I am, of course, speaking from the standpoint of a northern European, and, as we shall see, this may be an important consideration. In dealing with the important question of how far the landscape of rural Greece today corresponds with that of antiquity, for example, the botanist Oliver Rackham describes a strand of thought that “arises from Western schoolboys and artists being educated in Classical literature, the setting of which is, unconsciously, transferred to the landscape of their own countries. The French or English visitor . . . expects to see heroes spearing the boar in noble forests and nymphs swimming in crystal fountains; finding instead the tangled prickly-oaks and trickling springs of the real Greece, he infers that the land has gone to the bad since Classical times.” The last phrase shows how this delusion has become a serious matter; but first we must acknowledge the truth of Rackham’s previous point. That northern Europeans used to envisage the landscape of Greece in terms of that of their own countries can be shown, for example, by the green hills of Calauria and the dripping woods of elm and willow on Tenos traversed by Hölderlin’s Hyperion; or by the somewhat absurd environmental settings given by Victorian painters to their classical subjects—as in Waterhouse’s Hylas (Figure 1), in which every detail would be more appropriate to southern England than to Greece. Everyone will agree that such scenes are a travesty of the landscape of Greece as it is now . But what of the claim, less easily falsifiable, that it was once, in classical times, much more like this?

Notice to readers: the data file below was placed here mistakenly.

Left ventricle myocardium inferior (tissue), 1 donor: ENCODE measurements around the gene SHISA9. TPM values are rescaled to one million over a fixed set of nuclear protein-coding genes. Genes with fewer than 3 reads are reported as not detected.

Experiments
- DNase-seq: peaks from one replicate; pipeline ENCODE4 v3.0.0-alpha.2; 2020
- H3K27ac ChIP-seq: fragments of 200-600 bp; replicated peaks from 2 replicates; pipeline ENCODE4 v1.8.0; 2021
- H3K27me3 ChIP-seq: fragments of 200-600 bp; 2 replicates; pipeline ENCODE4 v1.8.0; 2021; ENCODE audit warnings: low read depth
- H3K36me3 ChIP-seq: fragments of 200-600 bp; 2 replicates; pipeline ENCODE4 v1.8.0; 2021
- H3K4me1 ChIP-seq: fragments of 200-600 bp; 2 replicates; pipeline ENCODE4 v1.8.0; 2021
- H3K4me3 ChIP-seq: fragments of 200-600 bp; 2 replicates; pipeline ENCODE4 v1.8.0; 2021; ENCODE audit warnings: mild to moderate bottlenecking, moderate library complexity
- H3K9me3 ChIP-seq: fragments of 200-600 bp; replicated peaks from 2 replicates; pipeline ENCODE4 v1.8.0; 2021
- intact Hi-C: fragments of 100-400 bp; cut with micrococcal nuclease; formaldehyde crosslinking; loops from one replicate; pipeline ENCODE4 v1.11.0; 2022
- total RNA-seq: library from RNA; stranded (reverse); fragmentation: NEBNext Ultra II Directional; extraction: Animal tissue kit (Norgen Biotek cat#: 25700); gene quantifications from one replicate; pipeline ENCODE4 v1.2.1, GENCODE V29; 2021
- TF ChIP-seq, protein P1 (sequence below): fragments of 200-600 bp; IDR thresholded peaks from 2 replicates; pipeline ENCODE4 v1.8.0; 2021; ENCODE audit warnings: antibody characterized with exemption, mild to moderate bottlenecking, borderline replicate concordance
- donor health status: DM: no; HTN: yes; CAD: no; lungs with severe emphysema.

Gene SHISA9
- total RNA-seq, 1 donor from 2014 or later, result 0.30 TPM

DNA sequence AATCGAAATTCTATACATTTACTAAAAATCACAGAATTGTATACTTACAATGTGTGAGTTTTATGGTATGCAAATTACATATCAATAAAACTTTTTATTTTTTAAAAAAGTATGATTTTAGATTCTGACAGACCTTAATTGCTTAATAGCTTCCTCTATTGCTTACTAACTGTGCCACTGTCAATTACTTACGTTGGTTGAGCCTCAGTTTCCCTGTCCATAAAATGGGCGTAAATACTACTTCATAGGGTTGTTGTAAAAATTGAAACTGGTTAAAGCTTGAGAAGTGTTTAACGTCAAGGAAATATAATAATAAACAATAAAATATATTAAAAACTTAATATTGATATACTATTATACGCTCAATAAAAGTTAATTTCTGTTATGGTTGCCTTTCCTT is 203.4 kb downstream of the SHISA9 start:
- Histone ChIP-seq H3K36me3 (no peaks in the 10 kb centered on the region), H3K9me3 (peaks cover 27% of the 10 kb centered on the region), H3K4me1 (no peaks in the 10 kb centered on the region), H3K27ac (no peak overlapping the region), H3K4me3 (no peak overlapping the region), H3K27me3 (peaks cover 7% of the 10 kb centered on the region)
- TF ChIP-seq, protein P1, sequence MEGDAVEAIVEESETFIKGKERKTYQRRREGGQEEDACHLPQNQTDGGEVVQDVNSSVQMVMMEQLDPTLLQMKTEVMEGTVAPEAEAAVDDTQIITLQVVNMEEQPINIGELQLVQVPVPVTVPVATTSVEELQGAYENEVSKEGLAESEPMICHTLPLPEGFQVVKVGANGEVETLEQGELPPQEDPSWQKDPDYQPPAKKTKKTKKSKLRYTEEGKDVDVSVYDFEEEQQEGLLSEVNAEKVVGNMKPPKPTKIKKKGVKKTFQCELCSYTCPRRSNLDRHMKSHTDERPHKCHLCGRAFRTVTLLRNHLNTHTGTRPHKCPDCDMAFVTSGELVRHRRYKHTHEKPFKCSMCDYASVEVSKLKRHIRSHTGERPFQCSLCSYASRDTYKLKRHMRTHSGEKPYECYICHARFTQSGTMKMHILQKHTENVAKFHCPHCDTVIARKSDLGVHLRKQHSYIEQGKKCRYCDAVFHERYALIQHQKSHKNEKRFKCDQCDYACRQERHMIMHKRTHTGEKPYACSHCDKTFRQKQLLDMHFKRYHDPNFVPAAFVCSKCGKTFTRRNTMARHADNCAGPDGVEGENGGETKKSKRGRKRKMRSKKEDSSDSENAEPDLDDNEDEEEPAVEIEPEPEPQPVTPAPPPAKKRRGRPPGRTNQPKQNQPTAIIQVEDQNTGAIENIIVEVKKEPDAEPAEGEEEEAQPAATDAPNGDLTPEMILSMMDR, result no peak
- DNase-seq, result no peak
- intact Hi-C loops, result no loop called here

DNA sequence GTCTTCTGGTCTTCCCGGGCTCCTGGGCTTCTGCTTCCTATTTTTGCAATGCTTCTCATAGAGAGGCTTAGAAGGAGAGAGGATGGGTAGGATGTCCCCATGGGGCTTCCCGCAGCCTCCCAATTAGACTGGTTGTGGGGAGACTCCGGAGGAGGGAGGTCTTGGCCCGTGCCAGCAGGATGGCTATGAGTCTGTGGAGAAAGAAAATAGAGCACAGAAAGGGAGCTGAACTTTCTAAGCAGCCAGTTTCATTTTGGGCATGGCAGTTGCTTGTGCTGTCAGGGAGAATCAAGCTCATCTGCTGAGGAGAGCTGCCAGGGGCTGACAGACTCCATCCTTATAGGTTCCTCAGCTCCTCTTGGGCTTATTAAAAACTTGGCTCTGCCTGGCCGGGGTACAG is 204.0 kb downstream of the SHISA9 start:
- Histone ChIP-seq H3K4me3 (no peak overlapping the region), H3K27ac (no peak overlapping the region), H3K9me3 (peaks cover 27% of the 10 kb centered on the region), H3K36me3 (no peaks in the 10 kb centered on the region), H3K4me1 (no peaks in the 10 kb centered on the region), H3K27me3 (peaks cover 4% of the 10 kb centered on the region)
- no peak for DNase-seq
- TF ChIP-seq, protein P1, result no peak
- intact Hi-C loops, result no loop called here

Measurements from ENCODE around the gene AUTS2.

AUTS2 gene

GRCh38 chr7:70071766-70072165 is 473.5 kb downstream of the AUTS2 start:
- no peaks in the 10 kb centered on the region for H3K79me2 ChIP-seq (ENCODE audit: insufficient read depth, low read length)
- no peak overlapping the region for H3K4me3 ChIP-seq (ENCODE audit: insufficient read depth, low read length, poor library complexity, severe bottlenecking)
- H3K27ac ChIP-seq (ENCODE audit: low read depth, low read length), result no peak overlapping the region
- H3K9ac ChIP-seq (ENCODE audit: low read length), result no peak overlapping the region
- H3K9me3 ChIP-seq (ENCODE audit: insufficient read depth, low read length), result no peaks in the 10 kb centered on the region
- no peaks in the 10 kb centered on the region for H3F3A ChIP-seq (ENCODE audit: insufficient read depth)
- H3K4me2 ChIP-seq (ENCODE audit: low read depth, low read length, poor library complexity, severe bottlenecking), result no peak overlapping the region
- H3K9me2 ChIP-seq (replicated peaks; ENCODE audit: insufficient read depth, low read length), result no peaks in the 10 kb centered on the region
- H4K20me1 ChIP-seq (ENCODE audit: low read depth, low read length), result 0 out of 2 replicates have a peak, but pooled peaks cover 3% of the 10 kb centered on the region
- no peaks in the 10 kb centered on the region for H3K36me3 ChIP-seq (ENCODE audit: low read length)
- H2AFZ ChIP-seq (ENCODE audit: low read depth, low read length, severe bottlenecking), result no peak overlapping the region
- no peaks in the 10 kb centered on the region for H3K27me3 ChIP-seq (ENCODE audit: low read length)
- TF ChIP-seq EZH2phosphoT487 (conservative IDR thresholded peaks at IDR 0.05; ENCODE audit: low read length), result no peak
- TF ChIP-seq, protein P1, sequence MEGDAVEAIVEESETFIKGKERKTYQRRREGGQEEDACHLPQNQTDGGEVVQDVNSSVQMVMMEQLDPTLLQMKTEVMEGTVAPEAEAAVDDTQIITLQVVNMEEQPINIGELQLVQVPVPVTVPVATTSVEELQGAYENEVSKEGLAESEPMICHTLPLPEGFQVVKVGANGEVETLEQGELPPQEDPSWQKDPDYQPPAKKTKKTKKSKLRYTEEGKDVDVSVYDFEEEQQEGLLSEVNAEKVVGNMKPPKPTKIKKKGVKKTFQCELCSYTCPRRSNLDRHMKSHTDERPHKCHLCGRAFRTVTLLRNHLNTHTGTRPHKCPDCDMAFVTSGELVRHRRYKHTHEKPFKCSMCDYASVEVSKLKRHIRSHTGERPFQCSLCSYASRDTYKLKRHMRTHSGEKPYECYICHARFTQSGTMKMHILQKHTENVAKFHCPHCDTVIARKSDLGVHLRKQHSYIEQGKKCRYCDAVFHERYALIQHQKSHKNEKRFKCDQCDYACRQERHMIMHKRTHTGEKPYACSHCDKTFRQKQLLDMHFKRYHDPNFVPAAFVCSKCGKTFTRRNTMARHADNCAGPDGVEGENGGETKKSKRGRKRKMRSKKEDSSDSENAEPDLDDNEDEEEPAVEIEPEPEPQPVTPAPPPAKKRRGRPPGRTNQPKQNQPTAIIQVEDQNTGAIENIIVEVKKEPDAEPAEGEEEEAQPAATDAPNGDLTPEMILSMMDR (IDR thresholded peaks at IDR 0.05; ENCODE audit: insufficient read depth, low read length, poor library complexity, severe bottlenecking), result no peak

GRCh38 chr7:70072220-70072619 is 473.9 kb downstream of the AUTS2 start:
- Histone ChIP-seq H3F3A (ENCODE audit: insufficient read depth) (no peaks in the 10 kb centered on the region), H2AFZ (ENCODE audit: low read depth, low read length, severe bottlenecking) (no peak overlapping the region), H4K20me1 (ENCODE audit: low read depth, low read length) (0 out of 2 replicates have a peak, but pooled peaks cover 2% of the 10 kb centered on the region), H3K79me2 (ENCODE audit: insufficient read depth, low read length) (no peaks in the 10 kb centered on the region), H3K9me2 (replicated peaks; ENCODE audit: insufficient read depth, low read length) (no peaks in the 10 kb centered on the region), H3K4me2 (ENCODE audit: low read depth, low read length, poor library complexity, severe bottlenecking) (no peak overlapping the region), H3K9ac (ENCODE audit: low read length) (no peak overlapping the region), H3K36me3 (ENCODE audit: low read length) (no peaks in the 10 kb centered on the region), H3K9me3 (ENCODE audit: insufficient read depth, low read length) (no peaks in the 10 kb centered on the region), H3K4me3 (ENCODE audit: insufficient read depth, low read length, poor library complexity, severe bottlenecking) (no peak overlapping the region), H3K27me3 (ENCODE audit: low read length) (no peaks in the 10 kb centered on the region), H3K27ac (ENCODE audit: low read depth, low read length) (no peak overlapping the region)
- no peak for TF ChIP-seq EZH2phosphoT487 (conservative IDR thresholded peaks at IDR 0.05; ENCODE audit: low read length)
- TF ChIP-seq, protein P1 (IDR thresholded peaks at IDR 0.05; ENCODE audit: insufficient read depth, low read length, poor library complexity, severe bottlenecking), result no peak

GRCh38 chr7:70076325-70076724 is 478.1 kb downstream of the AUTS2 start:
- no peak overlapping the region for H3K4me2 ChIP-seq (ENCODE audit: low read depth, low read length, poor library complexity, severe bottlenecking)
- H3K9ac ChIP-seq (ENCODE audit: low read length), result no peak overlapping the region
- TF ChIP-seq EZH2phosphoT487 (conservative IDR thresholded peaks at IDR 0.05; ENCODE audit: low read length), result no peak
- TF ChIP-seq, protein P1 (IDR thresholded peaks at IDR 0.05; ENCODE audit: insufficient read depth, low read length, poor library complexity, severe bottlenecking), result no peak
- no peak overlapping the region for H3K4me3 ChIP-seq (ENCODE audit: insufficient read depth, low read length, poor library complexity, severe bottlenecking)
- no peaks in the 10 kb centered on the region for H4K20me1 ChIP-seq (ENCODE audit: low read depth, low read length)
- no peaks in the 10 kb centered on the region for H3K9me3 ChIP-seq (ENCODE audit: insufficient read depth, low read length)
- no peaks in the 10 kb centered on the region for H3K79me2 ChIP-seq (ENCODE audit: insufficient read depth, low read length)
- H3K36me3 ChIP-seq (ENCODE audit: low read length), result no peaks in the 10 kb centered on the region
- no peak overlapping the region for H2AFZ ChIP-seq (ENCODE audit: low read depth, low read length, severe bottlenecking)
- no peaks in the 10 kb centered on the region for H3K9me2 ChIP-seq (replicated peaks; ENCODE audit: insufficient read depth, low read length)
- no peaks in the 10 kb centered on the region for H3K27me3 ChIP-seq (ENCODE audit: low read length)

This view is a more widespread, respectable, and durable one. Although Rackham advances some substantial arguments for rejecting it, his main conclusion, that the degree of forestation in classical Greece was no greater than today, must rank as unorthodox even in 1983. The traditional view he criticizes derives some of its authority from a famous passage in the Critias (111b-c) in which Plato not merely describes the deforestation of Attica in earlier times, but actually spells out some of the accompaniments, such as the loss of rainfall. As Rackham observes, however, the meaning of this passage has been distorted. Plato has been called as a witness for a well-known ecological phenomenon: deforestation leading to erosion on the hill slopes, with all the ulterior consequences of that. What he actually describes is the reverse sequence, an inexorable and apparently natural denudation or erosion of the mountain soils of Attica, which in turn caused deforestation by loosening the tree roots. By ignoring a vital distinction between man-made and natural agencies, scholars have built up a largely theoretical jeremiad of cumulative degradation of the environment. “They have too easily supposed that a succession of builders of triremes, insouciant shepherds, marauding armies, Turkish maladministrators, and rapacious woodcutters—some of whom might otherwise be expected to undo the damage done by others—have reinforced one another and each contributed to a progressive decline.” This, Rackham shows, is an improbable reconstruction, presupposing as it does a single-minded and uninterrupted process of destruction and making no allowance for the compensating processes of nature.